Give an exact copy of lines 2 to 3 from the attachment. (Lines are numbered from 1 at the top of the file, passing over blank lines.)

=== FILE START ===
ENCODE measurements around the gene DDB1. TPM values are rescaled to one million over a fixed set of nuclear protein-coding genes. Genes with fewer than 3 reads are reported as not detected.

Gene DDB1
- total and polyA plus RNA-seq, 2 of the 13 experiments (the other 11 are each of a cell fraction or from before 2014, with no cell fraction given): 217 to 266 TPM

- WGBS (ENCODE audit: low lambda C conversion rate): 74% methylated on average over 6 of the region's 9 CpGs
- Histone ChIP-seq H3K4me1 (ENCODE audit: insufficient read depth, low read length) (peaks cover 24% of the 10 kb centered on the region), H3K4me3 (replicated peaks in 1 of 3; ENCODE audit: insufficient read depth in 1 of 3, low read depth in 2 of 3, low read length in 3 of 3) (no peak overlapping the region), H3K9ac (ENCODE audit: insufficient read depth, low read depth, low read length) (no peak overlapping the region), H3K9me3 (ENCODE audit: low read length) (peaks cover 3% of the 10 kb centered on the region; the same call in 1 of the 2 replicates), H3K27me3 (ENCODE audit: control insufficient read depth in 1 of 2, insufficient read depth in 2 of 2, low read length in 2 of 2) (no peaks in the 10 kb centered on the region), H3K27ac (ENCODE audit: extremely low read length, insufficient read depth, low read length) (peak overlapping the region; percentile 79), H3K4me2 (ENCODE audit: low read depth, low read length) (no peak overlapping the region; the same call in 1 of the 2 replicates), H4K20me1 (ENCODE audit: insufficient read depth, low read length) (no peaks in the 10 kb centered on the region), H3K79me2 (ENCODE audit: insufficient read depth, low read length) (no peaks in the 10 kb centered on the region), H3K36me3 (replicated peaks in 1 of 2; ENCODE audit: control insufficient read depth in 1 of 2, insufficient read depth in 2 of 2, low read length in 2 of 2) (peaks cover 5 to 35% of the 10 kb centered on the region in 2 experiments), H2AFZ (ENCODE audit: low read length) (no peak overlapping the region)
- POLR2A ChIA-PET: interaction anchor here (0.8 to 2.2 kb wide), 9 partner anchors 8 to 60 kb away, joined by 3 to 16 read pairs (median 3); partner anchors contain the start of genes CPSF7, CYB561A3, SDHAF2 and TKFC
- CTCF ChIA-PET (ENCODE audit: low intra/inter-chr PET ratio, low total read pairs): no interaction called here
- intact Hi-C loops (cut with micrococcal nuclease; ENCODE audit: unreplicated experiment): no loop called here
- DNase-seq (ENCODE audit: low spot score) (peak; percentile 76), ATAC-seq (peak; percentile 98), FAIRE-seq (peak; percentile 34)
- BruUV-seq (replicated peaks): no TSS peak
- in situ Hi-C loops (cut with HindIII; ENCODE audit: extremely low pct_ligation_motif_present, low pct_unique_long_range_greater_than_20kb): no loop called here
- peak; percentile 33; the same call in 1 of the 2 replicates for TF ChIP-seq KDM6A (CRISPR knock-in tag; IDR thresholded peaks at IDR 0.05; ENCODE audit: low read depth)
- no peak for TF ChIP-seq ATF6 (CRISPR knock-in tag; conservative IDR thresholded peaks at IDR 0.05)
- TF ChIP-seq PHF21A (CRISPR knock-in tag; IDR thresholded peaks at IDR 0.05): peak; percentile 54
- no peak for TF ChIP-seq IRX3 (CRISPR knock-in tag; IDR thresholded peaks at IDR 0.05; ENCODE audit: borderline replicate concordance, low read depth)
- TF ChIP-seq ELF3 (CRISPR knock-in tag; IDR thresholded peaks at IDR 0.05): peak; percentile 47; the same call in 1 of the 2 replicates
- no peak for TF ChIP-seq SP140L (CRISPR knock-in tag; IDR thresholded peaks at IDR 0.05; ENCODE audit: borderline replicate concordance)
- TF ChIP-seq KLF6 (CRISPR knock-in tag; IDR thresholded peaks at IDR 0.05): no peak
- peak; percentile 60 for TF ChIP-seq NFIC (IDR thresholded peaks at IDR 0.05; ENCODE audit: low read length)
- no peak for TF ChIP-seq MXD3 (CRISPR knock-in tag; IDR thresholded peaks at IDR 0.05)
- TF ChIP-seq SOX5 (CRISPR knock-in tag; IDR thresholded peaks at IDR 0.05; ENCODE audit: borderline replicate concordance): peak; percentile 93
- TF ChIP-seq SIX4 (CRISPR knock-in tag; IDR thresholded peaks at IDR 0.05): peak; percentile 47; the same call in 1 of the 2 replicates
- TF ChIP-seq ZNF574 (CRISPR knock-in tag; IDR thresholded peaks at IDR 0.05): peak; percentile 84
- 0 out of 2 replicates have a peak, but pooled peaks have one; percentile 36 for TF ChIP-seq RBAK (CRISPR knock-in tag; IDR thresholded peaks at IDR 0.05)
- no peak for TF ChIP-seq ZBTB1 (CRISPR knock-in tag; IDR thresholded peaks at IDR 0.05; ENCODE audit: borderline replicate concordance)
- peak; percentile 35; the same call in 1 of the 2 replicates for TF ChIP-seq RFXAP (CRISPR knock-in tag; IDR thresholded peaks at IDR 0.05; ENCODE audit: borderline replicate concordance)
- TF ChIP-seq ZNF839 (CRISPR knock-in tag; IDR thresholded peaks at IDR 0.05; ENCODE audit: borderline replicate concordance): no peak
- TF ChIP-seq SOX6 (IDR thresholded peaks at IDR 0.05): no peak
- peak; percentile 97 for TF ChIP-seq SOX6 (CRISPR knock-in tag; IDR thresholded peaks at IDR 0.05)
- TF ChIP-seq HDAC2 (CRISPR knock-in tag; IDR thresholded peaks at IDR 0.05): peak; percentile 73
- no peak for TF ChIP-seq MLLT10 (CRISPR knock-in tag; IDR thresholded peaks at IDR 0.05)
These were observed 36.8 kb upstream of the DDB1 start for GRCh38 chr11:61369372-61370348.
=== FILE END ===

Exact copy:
Gene DDB1
- total and polyA plus RNA-seq, 2 of the 13 experiments (the other 11 are each of a cell fraction or from before 2014, with no cell fraction given): 217 to 266 TPM